3 Ways My 'Sheltered' Upbringing Molded Me Into A Well-Rounded Person

by Kathryn Durkin

I think my parents did more than a phenomenal job in raising my brother, sister and I. We were probably the healthiest people on the block; armed with our Columbia jackets and tangerines in our pockets, we would take the block by storm.

We watched an hour of television (if it was raining) each day. Nothing more, and sometimes less if we had a busy day.

We played outside no matter how the weather was. We didn't rely on movies, television shows and video games in order to get through a boring day.

Our free time consisted of reading books, playing pretend and having conversations with each other. Never in a million years did I think this was an abnormal life or a bad way to be raised.

Somehow, throughout my life, I have run into plenty of people who bash the way my parents raised me.

I've been laughed at, excluded from conversations and even been told rude comments, like, "You didn't watch TV? What kind of person are you? " Or my favorite, "So like, what did you do all day?"

Well, my friends, I will tell you what I learned from being a "sheltered child."

The Art of Conversation

There are plenty of people who were skeptical of my family for our lack of television watching or short list of favorite movie references. From a young age, I was taught how to be well-spoken and converse with people of different groups.

I am now an expert at knowing my audience, as well as topics about which to talk, or keep quiet. This skill is super important, especially when thrown into uncomfortable situations. More importantly, I learned what not to say, and how to adjust my tones in order to be respected.

I make my friends and family laugh by my wit and creativity, not by what was said by a famous comedian or actor.

Finding My Niche

From an early age, I learned to find my own talent by what made me happy, and to not be swayed by a character in a television show or a movie.

I learned that "happily ever after" comes with hard work and perseverance, and I learned that princess movies are a nice thought, but romance and love don't always happen that way. Teachers and mentors I met through my experiences influenced my talents and hobbies.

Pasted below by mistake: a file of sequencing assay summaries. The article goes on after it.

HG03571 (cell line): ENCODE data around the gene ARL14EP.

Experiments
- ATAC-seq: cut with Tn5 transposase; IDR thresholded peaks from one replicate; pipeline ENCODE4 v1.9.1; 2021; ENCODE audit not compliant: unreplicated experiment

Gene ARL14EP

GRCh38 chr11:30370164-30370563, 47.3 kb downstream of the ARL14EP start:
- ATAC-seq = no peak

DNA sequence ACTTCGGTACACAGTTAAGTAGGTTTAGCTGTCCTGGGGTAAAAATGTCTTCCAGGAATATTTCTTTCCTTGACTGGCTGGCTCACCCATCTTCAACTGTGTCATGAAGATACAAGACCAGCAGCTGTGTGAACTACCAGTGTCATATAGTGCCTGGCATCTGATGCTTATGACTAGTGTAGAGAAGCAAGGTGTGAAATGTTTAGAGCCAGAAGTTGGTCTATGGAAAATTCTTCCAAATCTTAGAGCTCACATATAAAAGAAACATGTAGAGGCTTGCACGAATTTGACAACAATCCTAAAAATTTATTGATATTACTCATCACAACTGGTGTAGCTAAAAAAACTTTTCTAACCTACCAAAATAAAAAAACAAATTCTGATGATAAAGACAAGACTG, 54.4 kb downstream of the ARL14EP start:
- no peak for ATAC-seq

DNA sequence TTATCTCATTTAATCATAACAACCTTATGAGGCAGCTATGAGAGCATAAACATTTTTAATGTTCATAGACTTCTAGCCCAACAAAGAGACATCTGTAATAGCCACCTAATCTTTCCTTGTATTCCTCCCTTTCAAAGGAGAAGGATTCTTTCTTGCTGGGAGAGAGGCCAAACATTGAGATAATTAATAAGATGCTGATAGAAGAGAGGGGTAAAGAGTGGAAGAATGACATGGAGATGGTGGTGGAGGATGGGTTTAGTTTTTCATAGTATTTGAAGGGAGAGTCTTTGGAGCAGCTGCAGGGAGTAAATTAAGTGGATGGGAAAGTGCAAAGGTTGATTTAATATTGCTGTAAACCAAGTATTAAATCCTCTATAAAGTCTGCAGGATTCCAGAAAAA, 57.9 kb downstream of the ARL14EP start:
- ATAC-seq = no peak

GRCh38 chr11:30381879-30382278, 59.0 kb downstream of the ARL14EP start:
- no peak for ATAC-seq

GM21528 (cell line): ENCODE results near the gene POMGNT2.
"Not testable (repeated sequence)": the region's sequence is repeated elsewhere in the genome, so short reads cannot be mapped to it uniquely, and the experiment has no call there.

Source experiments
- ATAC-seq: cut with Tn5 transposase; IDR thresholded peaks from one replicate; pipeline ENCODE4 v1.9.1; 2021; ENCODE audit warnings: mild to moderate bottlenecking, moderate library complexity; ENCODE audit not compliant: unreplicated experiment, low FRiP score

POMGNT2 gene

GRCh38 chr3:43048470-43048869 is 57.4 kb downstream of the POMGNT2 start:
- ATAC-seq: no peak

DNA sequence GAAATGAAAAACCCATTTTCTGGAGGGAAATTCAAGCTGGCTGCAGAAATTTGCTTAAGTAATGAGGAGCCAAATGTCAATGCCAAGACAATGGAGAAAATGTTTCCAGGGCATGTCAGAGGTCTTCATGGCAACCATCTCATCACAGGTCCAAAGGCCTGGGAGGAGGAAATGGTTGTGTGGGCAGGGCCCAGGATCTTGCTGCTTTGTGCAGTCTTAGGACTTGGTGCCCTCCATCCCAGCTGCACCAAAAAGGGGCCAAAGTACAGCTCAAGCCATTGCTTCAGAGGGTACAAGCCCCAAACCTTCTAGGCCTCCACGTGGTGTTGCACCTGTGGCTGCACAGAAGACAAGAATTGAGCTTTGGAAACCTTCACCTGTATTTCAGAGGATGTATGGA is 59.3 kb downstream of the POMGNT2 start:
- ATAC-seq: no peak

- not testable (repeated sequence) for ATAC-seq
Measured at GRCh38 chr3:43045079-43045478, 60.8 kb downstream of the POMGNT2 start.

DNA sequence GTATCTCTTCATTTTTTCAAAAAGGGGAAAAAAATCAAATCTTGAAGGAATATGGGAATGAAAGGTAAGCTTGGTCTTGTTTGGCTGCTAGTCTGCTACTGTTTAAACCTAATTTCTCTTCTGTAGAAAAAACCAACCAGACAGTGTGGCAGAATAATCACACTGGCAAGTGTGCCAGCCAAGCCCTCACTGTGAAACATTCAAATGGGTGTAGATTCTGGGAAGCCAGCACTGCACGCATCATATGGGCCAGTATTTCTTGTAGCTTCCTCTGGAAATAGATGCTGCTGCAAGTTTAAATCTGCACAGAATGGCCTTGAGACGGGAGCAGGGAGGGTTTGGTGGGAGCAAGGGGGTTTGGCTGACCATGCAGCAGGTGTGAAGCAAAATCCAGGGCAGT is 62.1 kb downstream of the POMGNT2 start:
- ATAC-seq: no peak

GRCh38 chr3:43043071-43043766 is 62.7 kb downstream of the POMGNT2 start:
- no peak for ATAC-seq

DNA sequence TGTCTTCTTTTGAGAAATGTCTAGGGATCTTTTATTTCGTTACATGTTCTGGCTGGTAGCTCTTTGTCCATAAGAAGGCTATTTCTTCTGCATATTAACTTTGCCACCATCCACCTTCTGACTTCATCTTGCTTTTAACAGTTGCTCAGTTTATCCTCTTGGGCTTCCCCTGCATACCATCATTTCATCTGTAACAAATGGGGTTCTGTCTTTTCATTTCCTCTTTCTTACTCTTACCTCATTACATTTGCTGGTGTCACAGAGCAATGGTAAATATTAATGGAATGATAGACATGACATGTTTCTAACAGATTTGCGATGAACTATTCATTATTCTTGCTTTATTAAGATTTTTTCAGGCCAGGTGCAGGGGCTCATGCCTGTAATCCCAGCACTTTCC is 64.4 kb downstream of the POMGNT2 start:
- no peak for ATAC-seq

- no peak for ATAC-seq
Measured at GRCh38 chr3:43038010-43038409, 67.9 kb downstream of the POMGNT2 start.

Living My Life

I learned to enjoy myself by getting outside and being active. We were not aware of Gameboys and DVD players, so we looked out the windows. My siblings and I spent most car trips playing the license plate game.

Stories would be made up to go along with pedestrians we passed or buildings we saw. Our mother's theory was to look outside because you never know what's going to be out there.

Don't get me wrong; I love a good episode of "Criminal Minds." However, I'd much rather be outside, connecting and reaching out to people, than be inside watching a show about people connecting and reaching out to others.

To the friends and acquaintances I have met in my lifetime who think the way my parents raised me is the incorrect way, I feel sorry for you. I doubt you have seen the amount of landmarks I have seen in my life, the amount of rainbows, the amount of sunrises and sunsets and the amount of life I have experienced.

While watching my sister raise two beautiful girls, I have learned that this sort of life is still possible in today's society. Neither of my nieces have seen a princess movie -- ever.

My older niece may be one of few 4-year-olds who is not wrapped up in a favorite princess. For Halloween, my niece wasn't a Cinderella or a Snow White; she was Elinor from the book, "Soar, Elinor!" For this, I have become inspired.

Here are two moldable children, who can be affected either positively or negatively, untouched by pervasive pop culture.

My advice to you, future and present parents, is don't let your children waste away in front of the television. Sure, your children will be well-versed in pop culture, but let's face it: Pop culture today is certainly despicable.

Go pumpkin picking, on a hike or just talk. You may learn something.